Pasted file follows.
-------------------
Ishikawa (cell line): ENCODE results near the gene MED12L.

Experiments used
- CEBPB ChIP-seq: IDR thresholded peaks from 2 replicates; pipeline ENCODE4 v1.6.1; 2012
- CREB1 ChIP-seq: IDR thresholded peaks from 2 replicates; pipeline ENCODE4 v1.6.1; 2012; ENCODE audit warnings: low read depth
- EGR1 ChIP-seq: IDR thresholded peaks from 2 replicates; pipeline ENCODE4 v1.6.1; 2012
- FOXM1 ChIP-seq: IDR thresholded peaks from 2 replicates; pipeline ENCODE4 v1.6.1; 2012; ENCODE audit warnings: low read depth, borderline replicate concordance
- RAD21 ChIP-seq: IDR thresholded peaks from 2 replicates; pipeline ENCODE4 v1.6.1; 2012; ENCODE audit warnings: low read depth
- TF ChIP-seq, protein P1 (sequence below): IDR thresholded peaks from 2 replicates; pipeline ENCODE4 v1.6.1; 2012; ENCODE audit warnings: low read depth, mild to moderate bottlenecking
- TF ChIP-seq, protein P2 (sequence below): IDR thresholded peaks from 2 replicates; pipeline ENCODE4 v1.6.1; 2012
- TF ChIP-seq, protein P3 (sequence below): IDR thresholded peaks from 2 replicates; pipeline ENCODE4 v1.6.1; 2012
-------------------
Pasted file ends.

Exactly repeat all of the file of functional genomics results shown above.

Ishikawa (cell line): ENCODE results near the gene MED12L.

Experiments used
- CEBPB ChIP-seq: IDR thresholded peaks from 2 replicates; pipeline ENCODE4 v1.6.1; 2012
- CREB1 ChIP-seq: IDR thresholded peaks from 2 replicates; pipeline ENCODE4 v1.6.1; 2012; ENCODE audit warnings: low read depth
- EGR1 ChIP-seq: IDR thresholded peaks from 2 replicates; pipeline ENCODE4 v1.6.1; 2012
- FOXM1 ChIP-seq: IDR thresholded peaks from 2 replicates; pipeline ENCODE4 v1.6.1; 2012; ENCODE audit warnings: low read depth, borderline replicate concordance
- RAD21 ChIP-seq: IDR thresholded peaks from 2 replicates; pipeline ENCODE4 v1.6.1; 2012; ENCODE audit warnings: low read depth
- TF ChIP-seq, protein P1 (sequence below): IDR thresholded peaks from 2 replicates; pipeline ENCODE4 v1.6.1; 2012; ENCODE audit warnings: low read depth, mild to moderate bottlenecking
- TF ChIP-seq, protein P2 (sequence below): IDR thresholded peaks from 2 replicates; pipeline ENCODE4 v1.6.1; 2012
- TF ChIP-seq, protein P3 (sequence below): IDR thresholded peaks from 2 replicates; pipeline ENCODE4 v1.6.1; 2012